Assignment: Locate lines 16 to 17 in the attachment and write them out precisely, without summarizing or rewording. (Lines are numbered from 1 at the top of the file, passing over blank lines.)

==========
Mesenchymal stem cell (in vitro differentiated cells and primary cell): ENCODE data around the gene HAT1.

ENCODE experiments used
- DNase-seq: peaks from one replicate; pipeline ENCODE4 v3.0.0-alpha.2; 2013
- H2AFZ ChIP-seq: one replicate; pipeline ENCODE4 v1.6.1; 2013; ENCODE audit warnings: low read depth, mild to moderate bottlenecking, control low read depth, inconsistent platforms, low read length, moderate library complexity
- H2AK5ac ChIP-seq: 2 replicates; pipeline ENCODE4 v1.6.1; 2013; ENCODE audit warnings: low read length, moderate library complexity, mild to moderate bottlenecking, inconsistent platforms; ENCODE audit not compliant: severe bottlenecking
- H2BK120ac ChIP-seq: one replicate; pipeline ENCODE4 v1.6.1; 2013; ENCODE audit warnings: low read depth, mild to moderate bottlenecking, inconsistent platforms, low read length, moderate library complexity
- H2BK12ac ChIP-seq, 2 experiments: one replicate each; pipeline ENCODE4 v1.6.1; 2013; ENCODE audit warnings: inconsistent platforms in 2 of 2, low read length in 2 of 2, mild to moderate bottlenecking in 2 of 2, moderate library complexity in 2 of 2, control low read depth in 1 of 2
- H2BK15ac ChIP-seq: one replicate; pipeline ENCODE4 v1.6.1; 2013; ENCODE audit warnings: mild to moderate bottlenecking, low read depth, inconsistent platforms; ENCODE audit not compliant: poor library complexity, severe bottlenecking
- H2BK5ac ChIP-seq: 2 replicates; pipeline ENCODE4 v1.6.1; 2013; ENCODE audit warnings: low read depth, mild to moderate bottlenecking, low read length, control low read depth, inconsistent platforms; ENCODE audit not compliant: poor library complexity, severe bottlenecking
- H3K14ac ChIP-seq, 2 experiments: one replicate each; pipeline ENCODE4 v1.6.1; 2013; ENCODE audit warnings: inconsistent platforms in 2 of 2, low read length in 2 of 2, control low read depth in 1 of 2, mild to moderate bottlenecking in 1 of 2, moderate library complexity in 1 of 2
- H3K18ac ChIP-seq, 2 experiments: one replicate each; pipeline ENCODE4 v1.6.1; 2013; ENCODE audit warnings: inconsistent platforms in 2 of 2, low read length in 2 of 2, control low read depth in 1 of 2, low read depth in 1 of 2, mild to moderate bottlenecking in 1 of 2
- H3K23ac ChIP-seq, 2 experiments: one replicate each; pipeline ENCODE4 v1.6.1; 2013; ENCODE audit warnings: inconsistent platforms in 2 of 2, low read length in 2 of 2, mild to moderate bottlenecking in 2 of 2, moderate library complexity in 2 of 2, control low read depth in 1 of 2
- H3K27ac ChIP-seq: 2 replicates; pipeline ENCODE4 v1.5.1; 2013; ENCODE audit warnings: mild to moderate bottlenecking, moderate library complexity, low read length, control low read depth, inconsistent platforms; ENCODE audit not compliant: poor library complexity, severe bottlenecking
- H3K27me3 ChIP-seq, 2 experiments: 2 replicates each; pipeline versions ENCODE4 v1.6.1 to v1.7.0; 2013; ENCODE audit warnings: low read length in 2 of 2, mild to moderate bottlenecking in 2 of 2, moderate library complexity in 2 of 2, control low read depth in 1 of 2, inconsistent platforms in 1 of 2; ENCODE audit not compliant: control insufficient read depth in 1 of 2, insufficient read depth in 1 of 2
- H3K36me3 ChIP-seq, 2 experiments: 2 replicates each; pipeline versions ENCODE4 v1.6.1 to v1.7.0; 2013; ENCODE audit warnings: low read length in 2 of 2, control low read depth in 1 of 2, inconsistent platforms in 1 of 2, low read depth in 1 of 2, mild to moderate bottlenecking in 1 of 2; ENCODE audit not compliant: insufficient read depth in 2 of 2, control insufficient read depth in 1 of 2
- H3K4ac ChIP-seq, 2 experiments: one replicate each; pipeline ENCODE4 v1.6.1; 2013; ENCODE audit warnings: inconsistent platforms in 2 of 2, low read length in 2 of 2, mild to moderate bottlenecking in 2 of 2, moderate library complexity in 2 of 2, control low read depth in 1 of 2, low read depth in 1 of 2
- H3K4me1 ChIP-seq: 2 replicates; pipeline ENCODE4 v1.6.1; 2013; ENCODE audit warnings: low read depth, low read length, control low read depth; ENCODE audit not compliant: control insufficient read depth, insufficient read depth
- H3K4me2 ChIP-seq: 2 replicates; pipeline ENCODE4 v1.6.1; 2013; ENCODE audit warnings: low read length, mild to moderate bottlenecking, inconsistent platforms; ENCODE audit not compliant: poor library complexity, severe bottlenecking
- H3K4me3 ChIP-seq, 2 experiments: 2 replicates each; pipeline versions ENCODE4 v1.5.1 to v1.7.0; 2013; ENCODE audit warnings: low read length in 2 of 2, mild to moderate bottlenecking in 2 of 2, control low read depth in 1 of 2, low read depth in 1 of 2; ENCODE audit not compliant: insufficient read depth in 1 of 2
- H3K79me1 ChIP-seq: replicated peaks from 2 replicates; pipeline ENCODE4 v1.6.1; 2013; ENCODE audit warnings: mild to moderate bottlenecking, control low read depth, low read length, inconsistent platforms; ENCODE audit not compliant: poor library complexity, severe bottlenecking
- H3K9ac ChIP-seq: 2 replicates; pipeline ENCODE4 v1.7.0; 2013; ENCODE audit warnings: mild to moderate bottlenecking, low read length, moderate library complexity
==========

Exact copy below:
- H3K4ac ChIP-seq, 2 experiments: one replicate each; pipeline ENCODE4 v1.6.1; 2013; ENCODE audit warnings: inconsistent platforms in 2 of 2, low read length in 2 of 2, mild to moderate bottlenecking in 2 of 2, moderate library complexity in 2 of 2, control low read depth in 1 of 2, low read depth in 1 of 2
- H3K4me1 ChIP-seq: 2 replicates; pipeline ENCODE4 v1.6.1; 2013; ENCODE audit warnings: low read depth, low read length, control low read depth; ENCODE audit not compliant: control insufficient read depth, insufficient read depth